The Nightcap

That’s it for the Nightcap this week, now here are the answers to last week’s pub quiz. We appreciate it was a tad on the tough side so today’s edition (coming soon) should prove more accessible:

1) Which much-admired Islay distillery manager announced his retirement last week? 

Answer: Mickey Heads

2) How many distilleries are there on Skye?

Answer: Three: Talisker, Torabhaig Distillery and Isle of Skye Distillery.

3) How many times is Mortlach single malt distilled?

Answer: 2.81 times according to the distillery.

4) Where would you find boisé? 

Answer: In Cognac.

5) Which cocktail does the Polish agent drink in John Le Carre’s The Looking Glass War?

Answer: The White Lady

6) What’s bigger, a British pint or an American?

Answer: A British pint. 

7) What sport is the carraway-flavoured schnapps kümmel commonly associated with?

Answer: Golf.

8) What whiskey does Sylvester Stallone’s character Jimmy Bobo request in the 2012 movie Bullet to the Head?

Answer: Bulleit Bourbon

9) What do both the glass Gatsby raises and Tom Buchanan’s car have in common in The Great Gatsby film? 

Answer: They are both a couple (or coupé).

10) Which bourbon whiskey brand inspired a Billy Idol single?

Answer: Rebel Yell

11) Evan Williams originally hailed from which country?

Answer: Wales

12) Which drink brand did the first-ever cinema advert?

Answer: Dewar’s Scotch whisky

13) There are more barrels of bourbon than people in the state of Kentucky, true or false?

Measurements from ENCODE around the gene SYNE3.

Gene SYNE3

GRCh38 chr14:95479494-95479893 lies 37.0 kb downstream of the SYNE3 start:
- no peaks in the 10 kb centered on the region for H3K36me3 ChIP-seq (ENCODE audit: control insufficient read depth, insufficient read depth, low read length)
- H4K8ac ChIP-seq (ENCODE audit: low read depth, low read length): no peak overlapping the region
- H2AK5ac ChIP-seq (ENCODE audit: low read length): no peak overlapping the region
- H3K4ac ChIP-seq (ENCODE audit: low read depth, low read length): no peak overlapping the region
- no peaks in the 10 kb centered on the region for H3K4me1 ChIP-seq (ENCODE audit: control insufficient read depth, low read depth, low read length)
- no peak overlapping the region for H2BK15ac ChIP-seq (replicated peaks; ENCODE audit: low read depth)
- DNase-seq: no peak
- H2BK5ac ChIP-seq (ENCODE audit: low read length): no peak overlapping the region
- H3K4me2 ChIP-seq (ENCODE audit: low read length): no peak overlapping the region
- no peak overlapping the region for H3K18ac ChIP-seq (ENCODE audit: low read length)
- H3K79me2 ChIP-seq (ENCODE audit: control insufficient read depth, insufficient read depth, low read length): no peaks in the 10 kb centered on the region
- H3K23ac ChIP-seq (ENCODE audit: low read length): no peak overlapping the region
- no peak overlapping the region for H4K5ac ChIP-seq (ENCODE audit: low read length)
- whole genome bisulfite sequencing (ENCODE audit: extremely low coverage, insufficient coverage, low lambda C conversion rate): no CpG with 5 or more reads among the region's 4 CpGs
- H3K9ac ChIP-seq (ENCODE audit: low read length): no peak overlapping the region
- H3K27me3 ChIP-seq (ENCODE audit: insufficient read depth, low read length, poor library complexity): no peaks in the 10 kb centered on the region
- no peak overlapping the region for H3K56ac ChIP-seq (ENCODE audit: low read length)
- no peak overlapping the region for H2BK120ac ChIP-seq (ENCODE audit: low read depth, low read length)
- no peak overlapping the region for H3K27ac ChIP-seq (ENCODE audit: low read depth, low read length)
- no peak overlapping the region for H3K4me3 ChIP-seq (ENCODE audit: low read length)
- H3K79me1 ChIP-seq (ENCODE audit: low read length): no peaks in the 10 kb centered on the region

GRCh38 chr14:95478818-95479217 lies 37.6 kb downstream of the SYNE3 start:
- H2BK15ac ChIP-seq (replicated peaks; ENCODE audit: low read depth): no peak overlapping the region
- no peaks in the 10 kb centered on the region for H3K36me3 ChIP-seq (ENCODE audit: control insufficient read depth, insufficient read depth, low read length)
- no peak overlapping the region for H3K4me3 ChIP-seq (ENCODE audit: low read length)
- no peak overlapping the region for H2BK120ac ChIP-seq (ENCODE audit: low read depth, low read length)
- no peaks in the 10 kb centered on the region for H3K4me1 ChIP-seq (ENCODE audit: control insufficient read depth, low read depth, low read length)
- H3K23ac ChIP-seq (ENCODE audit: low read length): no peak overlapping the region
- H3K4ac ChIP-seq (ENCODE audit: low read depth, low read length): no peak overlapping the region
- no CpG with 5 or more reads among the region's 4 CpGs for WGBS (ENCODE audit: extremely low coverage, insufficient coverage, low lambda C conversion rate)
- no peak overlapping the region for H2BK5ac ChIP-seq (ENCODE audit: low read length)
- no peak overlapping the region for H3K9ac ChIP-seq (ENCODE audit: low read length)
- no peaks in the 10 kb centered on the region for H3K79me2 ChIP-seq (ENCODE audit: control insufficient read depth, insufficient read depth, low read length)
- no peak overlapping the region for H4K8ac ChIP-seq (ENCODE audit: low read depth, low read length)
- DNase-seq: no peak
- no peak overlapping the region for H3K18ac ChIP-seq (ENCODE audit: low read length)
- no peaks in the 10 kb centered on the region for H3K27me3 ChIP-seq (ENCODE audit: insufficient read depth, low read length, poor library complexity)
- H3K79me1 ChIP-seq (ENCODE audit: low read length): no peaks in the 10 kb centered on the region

Answer: True (two barrels of bourbon for every person)

14) In which wine region would you find ‘the dogs’ teeth’?

Answer: Burgundy

15) How many monkeys are there on a bottle of Monkey Shoulder?

Answer: 9.

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Take a VR tour of Wolfburn Distillery!

Thanks to wonders of VR technology, you can now tour the wonderful Wolfburn Distillery from the comfort of your own home! Just because you’re self-isolating or on lockdown, it doesn’t mean…

Thanks to wonders of VR technology, you can now tour the wonderful Wolfburn Distillery from the comfort of your own home!

Just because you’re self-isolating or on lockdown, it doesn’t mean you can’t enjoy a good distillery tour. How is this possible? Thanks to the power of VR, of course. In this series we’re going to take you around some of the finest distilleries across England, Wales and Scotland from the comfort of your own home. This week we see what it’s like inside Scotland’s most northerly mainland distillery. Enjoy!